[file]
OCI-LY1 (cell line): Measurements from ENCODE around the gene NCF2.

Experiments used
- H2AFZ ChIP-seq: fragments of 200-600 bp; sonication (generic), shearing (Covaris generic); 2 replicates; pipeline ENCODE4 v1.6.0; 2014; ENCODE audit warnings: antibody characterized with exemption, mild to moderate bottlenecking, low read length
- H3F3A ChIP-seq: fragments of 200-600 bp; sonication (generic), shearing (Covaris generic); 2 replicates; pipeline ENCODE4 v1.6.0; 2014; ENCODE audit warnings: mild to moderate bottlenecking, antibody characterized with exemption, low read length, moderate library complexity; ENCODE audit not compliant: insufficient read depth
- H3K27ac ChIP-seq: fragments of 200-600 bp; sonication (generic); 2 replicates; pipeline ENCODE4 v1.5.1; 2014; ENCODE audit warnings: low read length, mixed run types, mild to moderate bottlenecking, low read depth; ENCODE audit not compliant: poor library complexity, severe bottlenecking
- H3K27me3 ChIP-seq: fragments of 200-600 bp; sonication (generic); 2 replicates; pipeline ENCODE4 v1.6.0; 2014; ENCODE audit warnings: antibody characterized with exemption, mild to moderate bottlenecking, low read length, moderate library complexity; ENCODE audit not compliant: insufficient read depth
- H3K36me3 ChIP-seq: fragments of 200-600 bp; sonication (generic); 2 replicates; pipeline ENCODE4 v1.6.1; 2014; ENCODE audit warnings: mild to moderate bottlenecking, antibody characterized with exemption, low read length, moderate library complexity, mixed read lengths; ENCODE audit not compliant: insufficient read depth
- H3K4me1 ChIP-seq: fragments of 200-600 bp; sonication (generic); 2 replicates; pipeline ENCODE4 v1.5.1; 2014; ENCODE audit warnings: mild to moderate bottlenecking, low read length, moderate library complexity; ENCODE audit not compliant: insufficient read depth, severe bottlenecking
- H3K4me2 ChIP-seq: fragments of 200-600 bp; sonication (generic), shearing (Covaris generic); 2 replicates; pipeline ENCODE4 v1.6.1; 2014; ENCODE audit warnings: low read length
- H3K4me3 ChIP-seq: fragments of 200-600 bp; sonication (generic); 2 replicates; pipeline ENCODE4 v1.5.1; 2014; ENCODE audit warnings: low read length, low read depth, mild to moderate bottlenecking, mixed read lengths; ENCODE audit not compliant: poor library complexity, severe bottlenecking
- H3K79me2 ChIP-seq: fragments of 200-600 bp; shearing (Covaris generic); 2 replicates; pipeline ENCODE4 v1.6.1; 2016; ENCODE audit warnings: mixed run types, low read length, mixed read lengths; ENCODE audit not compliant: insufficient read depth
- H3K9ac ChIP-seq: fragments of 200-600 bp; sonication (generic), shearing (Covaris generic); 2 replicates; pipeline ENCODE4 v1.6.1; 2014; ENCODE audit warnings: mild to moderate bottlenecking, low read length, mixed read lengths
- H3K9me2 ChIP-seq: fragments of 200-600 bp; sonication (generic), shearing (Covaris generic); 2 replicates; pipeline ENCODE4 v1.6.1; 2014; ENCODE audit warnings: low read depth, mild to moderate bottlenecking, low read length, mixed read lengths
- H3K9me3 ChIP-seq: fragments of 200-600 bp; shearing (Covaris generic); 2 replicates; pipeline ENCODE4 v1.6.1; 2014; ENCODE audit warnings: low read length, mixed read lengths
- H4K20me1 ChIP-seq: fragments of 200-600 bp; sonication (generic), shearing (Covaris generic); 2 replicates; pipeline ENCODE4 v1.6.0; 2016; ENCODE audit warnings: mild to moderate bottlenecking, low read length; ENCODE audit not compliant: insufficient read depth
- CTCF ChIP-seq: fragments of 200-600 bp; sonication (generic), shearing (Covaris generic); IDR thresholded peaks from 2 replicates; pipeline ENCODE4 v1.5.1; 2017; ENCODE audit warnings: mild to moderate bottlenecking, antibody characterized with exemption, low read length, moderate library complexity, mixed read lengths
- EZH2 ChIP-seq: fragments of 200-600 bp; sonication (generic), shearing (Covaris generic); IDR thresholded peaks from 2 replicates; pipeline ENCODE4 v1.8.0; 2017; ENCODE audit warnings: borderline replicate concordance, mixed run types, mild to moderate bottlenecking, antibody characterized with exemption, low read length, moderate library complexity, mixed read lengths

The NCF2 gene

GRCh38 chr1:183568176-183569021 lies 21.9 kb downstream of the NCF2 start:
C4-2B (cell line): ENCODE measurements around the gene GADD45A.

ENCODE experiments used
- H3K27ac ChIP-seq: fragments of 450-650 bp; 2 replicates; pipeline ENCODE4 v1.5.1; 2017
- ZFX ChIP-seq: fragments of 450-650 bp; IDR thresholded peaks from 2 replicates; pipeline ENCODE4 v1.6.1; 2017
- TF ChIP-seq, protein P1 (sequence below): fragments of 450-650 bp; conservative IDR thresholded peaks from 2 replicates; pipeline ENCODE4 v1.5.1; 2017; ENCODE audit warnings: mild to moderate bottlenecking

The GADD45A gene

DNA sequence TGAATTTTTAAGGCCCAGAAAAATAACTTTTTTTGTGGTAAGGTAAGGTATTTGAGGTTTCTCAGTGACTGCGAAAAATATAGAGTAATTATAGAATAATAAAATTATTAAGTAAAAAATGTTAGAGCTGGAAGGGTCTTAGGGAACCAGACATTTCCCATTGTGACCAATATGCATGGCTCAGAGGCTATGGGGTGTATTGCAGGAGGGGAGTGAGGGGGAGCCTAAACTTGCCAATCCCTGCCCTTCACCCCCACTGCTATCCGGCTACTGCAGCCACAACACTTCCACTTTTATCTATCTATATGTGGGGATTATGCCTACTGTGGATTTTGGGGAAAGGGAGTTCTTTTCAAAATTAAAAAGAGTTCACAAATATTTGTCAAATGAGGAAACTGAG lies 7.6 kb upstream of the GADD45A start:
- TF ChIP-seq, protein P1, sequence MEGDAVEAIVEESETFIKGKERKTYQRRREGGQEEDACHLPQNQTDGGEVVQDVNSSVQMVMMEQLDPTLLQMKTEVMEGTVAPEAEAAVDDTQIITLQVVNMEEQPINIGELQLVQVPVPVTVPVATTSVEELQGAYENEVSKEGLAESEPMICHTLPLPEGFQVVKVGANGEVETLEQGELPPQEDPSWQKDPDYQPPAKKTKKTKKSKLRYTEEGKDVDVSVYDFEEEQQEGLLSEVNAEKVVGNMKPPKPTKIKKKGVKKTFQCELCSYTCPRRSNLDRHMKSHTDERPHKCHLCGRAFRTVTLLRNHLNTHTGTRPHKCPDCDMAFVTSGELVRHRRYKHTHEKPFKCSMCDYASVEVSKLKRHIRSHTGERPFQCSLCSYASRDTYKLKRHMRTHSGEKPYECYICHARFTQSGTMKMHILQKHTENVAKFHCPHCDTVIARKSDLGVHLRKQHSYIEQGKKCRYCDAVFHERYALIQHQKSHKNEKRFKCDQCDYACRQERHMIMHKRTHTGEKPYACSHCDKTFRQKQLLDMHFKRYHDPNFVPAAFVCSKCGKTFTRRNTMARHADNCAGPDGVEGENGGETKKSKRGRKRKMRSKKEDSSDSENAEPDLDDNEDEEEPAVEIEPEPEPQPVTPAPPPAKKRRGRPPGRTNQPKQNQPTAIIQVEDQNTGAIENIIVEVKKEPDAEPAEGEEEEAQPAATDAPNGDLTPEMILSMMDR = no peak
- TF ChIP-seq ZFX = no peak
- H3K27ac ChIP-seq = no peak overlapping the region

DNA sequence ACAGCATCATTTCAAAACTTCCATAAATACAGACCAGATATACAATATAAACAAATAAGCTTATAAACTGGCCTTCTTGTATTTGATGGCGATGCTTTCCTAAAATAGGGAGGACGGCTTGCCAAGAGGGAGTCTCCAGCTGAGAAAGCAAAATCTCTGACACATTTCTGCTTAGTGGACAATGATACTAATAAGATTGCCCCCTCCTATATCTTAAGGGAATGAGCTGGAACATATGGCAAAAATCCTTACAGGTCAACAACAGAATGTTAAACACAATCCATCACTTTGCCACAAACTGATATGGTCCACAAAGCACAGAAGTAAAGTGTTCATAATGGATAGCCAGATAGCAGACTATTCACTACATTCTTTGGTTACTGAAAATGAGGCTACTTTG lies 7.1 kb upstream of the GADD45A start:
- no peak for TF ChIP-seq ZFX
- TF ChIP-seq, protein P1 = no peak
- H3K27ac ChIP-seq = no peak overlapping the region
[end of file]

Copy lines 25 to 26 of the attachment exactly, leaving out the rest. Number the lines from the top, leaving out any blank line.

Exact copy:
The GADD45A gene

DNA sequence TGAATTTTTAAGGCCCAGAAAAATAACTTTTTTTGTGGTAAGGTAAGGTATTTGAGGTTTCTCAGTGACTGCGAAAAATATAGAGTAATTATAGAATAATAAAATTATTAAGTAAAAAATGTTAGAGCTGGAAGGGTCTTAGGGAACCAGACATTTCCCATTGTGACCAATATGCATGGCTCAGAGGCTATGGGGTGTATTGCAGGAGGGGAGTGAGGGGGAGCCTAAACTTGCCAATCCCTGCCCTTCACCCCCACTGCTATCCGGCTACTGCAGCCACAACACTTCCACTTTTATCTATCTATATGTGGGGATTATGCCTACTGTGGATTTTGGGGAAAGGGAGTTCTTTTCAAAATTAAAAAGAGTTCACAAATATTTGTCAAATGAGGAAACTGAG lies 7.6 kb upstream of the GADD45A start: